Andy Zeng


Textures are important in computer vision, and they can be easily quantified with something known as textons. In this project, I've constructed textons across a variety of textures and subsequently used them to recognize textured patches. This project can be expanded upon for object recognition.

Computing Textons

Textons are simple units which comprise more complicated texture patterns. The simplest way to define them is as following:
1. From the training images, extract 5x5 sized image patches
2. Center each image patch, i.e. subtract the mean rgb value of the pixels in that patch. Consider normalizing the patches to be unit L1 length.
3. Cluster the image patches using K-means (e.g. for K = 25,50,... ). The centers of the K clusters are the textons.
The clusters are computed only once over the dataset in an unsupervised manner. From now on, they are fixed.

Representing Images with Texton Histograms

We can describe a given image with a histogram of textons that occur in it. For each texture image we extract all 5x5 sized patches, center them and compute the cluster they are associated with. We compute a K dimensional histogram of textons for that texture. The i-th entry in the histogram corresponds to the number of image patches that are associated to the i-th texton. The final histogram is normalized, so that the entries sum up to 1.

Classifying New Images

Given a new input image we want to figure out which of the N given texture examples it most closely resembles. For a new image, we extract all the 5x5 size patches and center and normalize them (the same way you did before). Then for each extracted patch we compute the associated texton and subsequently construct a histogram with the counts of the textons. Finally, to classify we measure the similarity of the constructed histogram to the histograms of the textures in the training set (e.g. using L1 distance, X^ 2 distance, intersection kernel). The winning texture is the texture that is associated with the test patch. This is called the nearest neighbor algorithm. For our project, we will use 1 image per texture for 17 different texture patterns. Then using a 1NN classifier over computed histograms, get a predicted label over the test images containing similar texture patterns.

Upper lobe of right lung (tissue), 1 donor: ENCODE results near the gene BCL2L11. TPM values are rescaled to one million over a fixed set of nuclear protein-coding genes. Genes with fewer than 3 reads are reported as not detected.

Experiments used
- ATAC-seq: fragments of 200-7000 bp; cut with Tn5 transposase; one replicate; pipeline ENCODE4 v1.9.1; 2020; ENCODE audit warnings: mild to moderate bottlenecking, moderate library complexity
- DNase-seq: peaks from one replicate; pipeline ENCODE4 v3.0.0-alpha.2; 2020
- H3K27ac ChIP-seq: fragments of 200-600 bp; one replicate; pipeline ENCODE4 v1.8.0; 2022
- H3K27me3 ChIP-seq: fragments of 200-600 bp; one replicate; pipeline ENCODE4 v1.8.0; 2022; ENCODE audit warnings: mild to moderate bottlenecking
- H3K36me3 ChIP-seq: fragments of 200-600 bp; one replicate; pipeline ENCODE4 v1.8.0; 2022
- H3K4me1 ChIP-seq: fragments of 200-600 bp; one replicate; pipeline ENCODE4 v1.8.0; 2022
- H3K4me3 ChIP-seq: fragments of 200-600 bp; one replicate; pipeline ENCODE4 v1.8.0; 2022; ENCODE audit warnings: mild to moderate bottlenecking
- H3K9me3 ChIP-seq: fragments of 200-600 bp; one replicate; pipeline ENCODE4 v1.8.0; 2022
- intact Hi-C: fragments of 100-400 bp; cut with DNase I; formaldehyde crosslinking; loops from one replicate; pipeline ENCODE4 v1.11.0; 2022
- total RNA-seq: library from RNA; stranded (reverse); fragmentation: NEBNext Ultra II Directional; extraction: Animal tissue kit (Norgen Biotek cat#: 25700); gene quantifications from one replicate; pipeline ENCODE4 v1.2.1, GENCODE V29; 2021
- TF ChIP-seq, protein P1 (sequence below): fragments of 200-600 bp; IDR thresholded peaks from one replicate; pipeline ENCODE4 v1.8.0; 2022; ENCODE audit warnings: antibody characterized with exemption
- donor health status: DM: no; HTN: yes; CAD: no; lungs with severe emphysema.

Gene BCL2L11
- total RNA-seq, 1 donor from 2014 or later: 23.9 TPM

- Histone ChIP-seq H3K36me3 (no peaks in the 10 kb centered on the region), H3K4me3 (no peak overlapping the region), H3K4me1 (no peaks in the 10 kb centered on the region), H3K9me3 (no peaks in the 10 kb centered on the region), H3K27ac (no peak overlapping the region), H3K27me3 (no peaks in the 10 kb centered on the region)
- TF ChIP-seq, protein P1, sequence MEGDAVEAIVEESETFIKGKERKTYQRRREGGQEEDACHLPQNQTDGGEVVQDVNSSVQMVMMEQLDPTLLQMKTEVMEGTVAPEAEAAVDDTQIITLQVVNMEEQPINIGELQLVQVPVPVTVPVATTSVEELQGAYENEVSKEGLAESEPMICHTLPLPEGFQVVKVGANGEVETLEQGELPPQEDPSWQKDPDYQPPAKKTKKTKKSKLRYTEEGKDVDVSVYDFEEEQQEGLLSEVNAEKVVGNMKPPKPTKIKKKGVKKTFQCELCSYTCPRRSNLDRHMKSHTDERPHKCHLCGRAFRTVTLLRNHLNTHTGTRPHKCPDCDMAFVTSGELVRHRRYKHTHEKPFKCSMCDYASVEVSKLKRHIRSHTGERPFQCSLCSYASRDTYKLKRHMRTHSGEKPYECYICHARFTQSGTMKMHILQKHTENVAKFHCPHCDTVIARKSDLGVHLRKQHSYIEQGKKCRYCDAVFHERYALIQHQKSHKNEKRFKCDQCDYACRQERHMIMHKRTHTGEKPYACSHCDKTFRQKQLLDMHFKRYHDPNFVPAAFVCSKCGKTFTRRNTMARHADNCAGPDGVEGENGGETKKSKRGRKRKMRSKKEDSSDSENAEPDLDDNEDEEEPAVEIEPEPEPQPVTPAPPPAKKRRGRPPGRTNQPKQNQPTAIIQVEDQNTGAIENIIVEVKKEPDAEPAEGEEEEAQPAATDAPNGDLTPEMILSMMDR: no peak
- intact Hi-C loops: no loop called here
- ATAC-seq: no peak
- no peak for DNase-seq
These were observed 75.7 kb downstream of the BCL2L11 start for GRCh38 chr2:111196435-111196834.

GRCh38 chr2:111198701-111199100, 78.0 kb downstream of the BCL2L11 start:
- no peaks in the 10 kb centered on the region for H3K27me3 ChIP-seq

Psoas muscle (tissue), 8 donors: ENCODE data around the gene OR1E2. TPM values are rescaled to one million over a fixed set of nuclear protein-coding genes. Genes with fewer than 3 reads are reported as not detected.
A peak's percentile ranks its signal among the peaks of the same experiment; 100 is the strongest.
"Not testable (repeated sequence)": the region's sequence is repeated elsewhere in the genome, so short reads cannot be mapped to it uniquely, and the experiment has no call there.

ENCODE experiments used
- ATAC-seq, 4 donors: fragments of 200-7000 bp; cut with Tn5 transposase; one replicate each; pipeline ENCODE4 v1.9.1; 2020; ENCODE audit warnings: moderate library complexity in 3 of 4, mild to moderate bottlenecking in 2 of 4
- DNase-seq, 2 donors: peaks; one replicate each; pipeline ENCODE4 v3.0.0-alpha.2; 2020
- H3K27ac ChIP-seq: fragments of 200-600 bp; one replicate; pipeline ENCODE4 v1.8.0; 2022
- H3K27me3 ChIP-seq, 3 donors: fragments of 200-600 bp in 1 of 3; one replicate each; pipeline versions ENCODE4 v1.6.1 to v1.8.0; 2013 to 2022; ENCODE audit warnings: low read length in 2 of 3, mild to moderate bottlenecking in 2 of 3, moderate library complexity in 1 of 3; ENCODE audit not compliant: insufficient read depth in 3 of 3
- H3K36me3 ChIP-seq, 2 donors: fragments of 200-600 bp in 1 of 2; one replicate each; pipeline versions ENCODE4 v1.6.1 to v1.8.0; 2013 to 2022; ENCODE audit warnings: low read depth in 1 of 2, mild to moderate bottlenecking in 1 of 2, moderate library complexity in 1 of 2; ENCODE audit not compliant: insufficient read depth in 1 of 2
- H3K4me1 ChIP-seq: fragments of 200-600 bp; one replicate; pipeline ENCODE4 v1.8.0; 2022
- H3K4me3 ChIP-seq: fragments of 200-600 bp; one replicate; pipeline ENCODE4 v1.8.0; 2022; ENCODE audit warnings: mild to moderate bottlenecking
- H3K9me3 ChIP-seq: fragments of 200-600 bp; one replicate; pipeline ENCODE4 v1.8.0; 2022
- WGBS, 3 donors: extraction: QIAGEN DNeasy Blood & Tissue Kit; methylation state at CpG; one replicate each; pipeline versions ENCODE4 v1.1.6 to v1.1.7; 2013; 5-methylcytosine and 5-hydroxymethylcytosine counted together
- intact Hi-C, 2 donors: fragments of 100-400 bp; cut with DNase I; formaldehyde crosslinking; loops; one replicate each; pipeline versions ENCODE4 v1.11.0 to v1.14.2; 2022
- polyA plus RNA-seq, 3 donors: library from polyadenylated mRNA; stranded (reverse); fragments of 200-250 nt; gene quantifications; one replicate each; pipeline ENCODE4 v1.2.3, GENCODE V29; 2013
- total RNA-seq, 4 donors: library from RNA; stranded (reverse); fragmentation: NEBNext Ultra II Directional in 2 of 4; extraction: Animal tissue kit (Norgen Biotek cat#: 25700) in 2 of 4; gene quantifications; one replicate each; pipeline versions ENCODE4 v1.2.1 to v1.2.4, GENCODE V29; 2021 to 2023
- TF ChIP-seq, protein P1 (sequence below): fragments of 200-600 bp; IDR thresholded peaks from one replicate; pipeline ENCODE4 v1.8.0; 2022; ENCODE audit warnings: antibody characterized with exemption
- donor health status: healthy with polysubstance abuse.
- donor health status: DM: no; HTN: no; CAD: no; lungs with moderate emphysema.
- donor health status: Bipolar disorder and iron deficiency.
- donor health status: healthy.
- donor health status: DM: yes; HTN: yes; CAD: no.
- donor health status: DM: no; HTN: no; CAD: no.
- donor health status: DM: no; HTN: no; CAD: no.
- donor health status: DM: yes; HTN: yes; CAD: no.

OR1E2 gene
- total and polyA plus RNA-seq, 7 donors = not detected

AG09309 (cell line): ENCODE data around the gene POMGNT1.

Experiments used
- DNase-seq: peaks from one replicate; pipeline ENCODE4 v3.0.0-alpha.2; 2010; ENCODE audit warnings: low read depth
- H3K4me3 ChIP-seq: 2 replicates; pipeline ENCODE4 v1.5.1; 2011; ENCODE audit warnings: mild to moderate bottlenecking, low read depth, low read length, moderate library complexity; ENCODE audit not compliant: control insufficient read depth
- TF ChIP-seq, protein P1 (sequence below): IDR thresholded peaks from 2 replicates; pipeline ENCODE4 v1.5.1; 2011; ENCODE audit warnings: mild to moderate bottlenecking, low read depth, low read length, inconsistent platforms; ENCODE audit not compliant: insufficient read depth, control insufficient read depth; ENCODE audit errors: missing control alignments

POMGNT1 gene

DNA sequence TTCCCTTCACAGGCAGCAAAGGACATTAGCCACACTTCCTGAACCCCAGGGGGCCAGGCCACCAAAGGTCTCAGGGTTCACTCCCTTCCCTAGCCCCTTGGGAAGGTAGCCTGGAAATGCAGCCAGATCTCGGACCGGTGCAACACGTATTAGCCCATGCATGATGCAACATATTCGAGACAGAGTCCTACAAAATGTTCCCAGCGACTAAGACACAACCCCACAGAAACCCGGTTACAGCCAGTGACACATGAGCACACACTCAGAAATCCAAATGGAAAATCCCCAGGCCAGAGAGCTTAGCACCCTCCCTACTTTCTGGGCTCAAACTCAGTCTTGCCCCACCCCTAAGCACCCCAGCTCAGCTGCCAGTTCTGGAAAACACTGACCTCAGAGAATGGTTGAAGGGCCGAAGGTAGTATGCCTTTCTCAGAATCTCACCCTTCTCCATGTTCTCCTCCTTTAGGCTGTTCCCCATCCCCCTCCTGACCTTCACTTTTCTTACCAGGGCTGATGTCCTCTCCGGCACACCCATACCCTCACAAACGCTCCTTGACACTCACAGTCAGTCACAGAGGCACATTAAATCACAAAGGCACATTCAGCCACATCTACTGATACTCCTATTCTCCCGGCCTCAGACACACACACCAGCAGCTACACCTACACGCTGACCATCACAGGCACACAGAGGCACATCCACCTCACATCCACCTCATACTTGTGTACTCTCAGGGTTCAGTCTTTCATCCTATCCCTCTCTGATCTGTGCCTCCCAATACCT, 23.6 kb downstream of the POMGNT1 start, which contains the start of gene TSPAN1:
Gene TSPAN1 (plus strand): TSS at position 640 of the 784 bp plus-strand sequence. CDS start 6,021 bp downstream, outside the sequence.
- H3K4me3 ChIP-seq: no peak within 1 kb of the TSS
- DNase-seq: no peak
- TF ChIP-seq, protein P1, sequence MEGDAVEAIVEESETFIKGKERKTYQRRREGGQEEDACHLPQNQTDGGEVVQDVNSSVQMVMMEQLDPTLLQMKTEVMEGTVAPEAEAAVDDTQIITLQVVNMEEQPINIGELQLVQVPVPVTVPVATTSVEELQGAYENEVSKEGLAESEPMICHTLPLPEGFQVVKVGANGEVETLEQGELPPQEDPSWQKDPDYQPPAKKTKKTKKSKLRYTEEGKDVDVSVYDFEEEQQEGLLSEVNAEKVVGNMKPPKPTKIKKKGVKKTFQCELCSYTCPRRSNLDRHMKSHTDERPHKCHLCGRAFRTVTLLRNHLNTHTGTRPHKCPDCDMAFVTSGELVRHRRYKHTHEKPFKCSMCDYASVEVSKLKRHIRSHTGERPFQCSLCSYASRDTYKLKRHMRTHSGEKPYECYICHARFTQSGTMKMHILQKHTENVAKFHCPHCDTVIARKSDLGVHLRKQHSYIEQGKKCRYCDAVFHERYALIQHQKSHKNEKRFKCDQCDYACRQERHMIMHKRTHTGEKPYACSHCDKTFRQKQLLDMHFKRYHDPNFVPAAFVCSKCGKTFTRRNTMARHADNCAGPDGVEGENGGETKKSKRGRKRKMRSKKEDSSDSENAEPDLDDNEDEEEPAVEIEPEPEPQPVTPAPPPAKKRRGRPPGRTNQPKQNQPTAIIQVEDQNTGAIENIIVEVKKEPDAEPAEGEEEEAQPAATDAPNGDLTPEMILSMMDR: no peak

Training images for different textures (left to right, top to bottom: bark, beach sand, brick wall, grass, gravel, herringbone weave, leather, metal grates, pigskin, plastick_bubbles, raffia, straw, water, wood fence, wood grain, wood roof, woolen cloth)

The last image is a visualtization of the computed centroids/textons.

Test images, classify which texture is which (accuracy: ~70.56%).

For each test image, we compute the patches and use knnsearch to classify each patch accordingly to a texton. Histograms are constructed and compared with a naïve algorithm that computes the compare value between two histograms as being the sum of the absolute values of the differences of the normalized histogram elements. Because we are using such a naïve algorithm, classification accuracy can likely be improved using another method to compare histograms. But for the results of this assignment, the naïve algorithm is used. K-means produces some deviation between calls, so the accuracy obtained was from the most accurate run.

Note: It seems as though my implementation fails on all cases that involve the wood fence texture. This is reasonable, since the training image of the wood fence texture contains features across the top half of the image that look very similar to the features of other the other training images used. As a result, texton classification associated with wood fence are inaccurate unless classifying an image that shows both the top and the side portions of the fence (like in the training image). Additionally, my implementation also seems to fail on the grass and gravel case, returning bark and woolen cloth respectively. Both inaccurate classifications are likely due to inaccuracies as a result of using small patch sizes and comparing histograms naïvely – the grass more so. The gravel case could also be a special case, since the lack of interspersed dark spots could be making classification inaccurate.


The neat thing about this texture recognition trick is that it can be used to solve a variety of computer vision problems. Not only can objects be identified by their texture, but texture can even be generated. Textons are a great quatifying feature.

We can identify even a particular scene to be within a forest if there is a considerable amount of bark texture, or the scene could be a living room with a considerable amount of leather seating textures, etc...

Scenery training images:

Test Images (accuracy ~94.44%) tests failed on indoor christmas tree.